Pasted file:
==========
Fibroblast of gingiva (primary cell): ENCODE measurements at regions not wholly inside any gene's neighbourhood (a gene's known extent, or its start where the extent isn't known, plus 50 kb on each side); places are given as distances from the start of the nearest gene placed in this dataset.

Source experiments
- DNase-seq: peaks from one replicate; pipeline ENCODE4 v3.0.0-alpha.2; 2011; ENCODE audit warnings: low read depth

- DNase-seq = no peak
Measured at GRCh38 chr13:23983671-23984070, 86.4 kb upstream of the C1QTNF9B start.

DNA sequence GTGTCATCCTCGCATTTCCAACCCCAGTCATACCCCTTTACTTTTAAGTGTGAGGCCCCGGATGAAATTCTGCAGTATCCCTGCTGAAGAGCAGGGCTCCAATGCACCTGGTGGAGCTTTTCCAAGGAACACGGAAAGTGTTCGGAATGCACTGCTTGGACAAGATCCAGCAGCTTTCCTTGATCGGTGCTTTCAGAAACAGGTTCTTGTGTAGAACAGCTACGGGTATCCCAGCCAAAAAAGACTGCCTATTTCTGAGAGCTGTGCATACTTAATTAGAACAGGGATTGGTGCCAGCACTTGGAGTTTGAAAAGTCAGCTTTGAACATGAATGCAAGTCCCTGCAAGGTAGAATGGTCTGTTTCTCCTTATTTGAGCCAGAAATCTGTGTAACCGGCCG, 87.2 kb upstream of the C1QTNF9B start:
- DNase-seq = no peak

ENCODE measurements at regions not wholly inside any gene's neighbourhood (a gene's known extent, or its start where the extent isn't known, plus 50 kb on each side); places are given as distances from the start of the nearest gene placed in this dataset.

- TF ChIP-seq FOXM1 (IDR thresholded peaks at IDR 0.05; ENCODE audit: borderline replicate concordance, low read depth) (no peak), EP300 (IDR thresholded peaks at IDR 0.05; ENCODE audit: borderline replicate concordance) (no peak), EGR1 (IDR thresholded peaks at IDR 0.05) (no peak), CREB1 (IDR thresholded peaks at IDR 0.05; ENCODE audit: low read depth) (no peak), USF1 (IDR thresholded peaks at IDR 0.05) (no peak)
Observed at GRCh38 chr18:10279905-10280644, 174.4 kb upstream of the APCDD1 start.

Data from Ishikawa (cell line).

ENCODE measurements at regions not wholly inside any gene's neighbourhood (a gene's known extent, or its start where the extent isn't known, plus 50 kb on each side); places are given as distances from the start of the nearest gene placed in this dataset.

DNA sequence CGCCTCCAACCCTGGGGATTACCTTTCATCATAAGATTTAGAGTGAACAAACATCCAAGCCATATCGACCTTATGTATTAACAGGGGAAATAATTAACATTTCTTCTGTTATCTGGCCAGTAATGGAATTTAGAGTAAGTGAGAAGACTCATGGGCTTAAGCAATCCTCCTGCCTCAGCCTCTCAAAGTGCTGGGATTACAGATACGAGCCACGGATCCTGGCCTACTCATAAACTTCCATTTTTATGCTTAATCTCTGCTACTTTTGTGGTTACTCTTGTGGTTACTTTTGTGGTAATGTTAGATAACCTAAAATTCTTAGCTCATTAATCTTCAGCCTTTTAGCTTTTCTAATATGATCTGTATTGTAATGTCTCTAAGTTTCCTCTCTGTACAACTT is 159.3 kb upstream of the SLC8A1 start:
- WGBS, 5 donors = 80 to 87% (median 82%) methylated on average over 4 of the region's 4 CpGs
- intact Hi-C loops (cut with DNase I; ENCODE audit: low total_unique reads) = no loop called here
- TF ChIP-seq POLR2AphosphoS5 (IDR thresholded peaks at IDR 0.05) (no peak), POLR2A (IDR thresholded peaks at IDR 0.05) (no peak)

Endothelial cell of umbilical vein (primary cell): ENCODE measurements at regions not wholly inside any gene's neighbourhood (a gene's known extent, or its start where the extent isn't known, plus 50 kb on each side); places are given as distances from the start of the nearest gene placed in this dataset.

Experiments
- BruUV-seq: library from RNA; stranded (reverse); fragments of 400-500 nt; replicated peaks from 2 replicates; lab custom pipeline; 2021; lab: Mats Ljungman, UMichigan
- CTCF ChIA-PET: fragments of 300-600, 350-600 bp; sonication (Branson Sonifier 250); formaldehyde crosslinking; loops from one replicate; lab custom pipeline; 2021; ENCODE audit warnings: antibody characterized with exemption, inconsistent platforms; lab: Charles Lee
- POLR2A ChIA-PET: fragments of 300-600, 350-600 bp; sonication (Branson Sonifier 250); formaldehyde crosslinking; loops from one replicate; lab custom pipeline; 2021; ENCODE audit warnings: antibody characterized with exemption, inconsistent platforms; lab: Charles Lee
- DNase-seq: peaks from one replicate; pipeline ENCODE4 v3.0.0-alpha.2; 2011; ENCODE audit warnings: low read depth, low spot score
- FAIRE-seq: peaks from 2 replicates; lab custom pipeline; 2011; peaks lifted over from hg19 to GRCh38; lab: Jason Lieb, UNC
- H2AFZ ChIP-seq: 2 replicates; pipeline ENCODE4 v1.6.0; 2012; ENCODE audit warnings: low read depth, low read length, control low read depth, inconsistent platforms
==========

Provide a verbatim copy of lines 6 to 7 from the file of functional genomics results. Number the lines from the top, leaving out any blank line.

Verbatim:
DNA sequence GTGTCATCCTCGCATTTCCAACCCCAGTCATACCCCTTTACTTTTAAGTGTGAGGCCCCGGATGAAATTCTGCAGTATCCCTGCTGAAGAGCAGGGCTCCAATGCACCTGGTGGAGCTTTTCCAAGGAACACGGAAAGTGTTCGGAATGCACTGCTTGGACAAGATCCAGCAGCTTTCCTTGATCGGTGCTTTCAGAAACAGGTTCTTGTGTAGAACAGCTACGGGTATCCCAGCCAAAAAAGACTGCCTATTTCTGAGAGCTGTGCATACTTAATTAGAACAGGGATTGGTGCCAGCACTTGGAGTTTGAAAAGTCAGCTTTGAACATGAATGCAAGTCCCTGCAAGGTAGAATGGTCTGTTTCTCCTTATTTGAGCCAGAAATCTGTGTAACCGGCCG, 87.2 kb upstream of the C1QTNF9B start:
- DNase-seq = no peak